}

    creds = HTTPBasicAuth(YOUR_API_USERNAME, YOUR_API_PASSWORD)

    headers = {'Content-Type': 'application/json'}

    res = requests.post(url_base, data=json.dumps(data), auth=creds, headers=headers)
    res_json = res.json()
    return res_json

In this instance, we configured the algorithm to pick up concepts, keywords, and entities (people, places, companies, etc.). The NLU service can also detect emotion and sentiment, relationships, and other text-based features by means of the parameters object. The service returns a dictionary with keys representing the requested items (concepts, etc.) and values being lists of discovered items, themselves entities with name, type, and relevance among other attributes.

The relevance score gives you a sense of both how confident the algorithm is in what it discovered and how prominent the item is in the content. The score ranges from 0 (little confidence/prominence) to 1 (very high confidence/prominence).

Like other text mining algorithms, Watson's NLU service works best on modern everyday communication. The service's usefulness out of the box is lower for outdated text or industry-specific cases like law or medicine. In those instances, you will likely need to either build a custom model, which Watson provides facilities for, or do pre- and post-processing to remove noise and otherwise improve upon the service.

So now it's time to give the API a whirl. Copy and paste some text into the application below and click the button. The word cloud will show you items that Watson discovered, coloring them by type and giving more prominence to those with higher relevance scores. Using just a handful of pre-built components, I built this application in about 15 minutes. (You can view it full screen and edit it your own version by signing up for the community edition of the Exaptive Studio with this link, which adds the application and its components to your studio so you can get started quickly.)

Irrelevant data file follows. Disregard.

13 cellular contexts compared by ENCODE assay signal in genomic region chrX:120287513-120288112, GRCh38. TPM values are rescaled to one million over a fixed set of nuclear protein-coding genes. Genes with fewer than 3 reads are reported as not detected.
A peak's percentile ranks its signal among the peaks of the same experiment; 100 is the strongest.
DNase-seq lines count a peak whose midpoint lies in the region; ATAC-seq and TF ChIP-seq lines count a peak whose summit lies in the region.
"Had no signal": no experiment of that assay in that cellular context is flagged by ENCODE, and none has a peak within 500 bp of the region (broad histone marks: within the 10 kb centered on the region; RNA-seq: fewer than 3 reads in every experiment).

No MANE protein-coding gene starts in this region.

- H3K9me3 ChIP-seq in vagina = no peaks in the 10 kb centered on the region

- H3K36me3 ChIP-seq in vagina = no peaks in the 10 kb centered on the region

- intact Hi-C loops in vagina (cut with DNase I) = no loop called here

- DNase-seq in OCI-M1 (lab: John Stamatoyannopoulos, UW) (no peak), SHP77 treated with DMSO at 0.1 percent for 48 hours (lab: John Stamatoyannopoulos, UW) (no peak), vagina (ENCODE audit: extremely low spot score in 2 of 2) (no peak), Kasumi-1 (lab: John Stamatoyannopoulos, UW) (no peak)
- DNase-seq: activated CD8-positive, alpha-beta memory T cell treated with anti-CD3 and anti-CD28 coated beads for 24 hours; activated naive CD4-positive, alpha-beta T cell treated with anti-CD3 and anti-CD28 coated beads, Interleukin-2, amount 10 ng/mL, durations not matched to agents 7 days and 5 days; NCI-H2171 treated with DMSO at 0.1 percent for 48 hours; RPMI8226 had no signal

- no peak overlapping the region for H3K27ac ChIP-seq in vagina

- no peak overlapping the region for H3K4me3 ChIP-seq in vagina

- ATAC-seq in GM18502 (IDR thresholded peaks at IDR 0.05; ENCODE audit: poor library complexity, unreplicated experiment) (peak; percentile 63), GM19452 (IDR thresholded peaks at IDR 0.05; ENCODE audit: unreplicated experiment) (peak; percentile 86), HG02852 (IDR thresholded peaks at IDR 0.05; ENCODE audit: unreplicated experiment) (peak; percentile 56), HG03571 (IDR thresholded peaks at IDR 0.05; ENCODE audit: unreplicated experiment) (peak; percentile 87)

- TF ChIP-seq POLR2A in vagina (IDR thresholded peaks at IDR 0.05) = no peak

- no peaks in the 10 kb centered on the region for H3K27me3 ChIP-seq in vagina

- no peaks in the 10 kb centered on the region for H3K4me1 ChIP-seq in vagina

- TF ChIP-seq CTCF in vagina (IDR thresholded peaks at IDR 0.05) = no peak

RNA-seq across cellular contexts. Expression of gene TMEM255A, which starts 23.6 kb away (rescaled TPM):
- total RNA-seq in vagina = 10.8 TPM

NOTE: The application is only pictured below, but doesn't function on DZone; clicking on it will take you to the actual application that is fully functional and embedded in the original blog post. 

Image title

Above, you'll see an example of input and output from the NLU text analysis. Click on the image to test the fully interactive application for yourslef on the original blog post



Here's a dataflow diagram of what's going on under the hood of the xap. Dataflow programming works well for communicating and digesting quickly how an application is working. Follow the flow left to right.

Image title

Pretty simple. Watson did most of the work. My script above is encapsulated in the component "IBMWatson..." All I had to do is add a visualization, the word cloud, and some UI elements to make IBM Watson accessible to just about anyone. What a world?! If you decide to iterate on it yourself in the Studio, let me know what you do with it! 

Check out the Exaptive data application Studio. Technology agnostic. No glue code. Use what you know and rely on the community for what you don't. Try the community version.

Topics:
bluemix ,watson ,exaptive ,api ,nlu ,natural language understanding

Published at DZone with permission of Matt Coatney, DZone MVB. See the original article here.

Opinions expressed by DZone contributors are their own.

{{ parent.title || parent.header.title}}

{{ parent.tldr }}

{{ parent.urlSource.name }}